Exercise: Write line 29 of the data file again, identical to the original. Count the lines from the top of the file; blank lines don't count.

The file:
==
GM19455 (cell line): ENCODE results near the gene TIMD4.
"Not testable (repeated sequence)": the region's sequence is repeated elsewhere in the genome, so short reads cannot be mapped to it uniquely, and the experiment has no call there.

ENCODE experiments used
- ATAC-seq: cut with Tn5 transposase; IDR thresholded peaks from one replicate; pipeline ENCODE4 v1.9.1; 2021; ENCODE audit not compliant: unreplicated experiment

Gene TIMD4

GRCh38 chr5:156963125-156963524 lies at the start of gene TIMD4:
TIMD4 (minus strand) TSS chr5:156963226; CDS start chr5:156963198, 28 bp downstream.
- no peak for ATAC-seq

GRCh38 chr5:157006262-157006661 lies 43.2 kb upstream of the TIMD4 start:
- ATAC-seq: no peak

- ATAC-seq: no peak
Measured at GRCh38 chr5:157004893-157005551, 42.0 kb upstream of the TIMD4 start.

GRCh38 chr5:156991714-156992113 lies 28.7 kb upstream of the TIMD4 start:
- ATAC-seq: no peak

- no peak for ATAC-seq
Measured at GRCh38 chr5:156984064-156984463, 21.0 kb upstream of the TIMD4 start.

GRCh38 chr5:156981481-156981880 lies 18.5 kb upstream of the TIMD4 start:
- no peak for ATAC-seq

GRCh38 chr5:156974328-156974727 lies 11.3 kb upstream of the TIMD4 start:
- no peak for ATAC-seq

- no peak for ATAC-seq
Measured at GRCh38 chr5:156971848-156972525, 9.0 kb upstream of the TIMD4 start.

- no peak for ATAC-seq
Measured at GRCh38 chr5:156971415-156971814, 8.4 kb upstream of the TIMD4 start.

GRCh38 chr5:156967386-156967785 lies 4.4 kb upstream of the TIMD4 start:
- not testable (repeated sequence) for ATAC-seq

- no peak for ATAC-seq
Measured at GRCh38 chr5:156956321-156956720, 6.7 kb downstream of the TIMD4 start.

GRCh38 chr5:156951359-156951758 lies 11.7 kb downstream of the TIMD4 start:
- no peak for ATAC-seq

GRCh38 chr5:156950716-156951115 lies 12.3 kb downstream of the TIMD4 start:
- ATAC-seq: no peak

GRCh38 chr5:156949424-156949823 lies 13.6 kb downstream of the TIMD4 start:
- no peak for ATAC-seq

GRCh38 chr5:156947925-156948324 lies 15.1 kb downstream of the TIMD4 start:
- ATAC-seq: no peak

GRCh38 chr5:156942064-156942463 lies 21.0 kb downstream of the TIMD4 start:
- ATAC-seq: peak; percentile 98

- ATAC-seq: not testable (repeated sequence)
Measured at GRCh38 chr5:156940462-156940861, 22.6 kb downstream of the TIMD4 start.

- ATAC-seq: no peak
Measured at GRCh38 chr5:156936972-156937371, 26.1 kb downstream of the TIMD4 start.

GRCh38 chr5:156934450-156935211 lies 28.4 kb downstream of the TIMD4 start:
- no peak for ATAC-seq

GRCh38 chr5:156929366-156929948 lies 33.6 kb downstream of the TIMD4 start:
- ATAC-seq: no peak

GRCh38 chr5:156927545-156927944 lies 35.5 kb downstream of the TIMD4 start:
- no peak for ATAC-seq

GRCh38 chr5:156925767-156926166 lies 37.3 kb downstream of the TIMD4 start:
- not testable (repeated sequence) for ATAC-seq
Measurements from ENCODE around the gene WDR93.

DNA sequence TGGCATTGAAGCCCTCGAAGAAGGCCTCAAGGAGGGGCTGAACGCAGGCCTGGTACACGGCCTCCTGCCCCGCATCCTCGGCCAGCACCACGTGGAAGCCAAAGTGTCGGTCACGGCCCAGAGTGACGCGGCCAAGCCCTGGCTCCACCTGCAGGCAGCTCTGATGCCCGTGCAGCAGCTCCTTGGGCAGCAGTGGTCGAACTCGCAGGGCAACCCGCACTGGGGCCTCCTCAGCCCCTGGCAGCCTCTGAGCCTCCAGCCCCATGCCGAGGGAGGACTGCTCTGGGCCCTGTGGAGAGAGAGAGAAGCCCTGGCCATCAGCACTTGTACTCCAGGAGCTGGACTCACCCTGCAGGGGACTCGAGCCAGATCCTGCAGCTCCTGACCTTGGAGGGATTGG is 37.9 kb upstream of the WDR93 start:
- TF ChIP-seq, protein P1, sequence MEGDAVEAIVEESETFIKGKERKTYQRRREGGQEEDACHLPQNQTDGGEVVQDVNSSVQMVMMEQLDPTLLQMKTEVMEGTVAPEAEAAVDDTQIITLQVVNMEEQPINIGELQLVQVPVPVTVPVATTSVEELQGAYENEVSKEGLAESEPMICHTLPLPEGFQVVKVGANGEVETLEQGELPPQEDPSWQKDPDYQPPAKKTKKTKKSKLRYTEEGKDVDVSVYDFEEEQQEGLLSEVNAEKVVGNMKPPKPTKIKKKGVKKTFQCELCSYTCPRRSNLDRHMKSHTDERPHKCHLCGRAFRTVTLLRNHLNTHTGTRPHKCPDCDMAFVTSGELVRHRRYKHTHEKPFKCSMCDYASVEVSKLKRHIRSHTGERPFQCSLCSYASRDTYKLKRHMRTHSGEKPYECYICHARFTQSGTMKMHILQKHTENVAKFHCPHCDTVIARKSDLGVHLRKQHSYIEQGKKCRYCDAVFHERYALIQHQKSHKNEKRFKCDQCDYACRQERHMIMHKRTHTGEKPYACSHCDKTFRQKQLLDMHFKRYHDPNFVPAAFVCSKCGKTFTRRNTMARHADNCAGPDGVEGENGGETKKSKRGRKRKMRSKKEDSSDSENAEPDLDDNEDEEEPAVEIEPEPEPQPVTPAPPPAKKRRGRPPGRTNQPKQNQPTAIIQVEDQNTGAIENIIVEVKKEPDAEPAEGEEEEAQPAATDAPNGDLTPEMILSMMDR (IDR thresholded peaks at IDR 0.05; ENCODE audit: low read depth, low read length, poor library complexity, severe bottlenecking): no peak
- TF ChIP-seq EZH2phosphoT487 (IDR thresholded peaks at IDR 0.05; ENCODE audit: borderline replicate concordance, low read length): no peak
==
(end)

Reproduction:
GRCh38 chr5:156951359-156951758 lies 11.7 kb downstream of the TIMD4 start: